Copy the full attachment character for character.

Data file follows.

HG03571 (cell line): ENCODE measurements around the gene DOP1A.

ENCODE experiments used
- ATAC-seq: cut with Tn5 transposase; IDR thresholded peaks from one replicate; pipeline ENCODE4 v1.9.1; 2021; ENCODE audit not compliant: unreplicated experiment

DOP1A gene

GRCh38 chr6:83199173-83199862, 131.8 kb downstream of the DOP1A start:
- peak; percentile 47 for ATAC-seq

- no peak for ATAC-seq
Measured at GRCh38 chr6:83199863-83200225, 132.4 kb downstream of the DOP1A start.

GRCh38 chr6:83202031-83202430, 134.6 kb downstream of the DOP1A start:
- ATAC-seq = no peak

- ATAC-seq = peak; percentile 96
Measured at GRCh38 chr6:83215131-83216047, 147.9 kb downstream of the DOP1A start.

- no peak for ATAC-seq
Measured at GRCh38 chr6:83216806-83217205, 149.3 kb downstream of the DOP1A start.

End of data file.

HG03571 (cell line): ENCODE measurements around the gene DOP1A.

ENCODE experiments used
- ATAC-seq: cut with Tn5 transposase; IDR thresholded peaks from one replicate; pipeline ENCODE4 v1.9.1; 2021; ENCODE audit not compliant: unreplicated experiment

DOP1A gene

GRCh38 chr6:83199173-83199862, 131.8 kb downstream of the DOP1A start:
- peak; percentile 47 for ATAC-seq

- no peak for ATAC-seq
Measured at GRCh38 chr6:83199863-83200225, 132.4 kb downstream of the DOP1A start.

GRCh38 chr6:83202031-83202430, 134.6 kb downstream of the DOP1A start:
- ATAC-seq = no peak

- ATAC-seq = peak; percentile 96
Measured at GRCh38 chr6:83215131-83216047, 147.9 kb downstream of the DOP1A start.

- no peak for ATAC-seq
Measured at GRCh38 chr6:83216806-83217205, 149.3 kb downstream of the DOP1A start.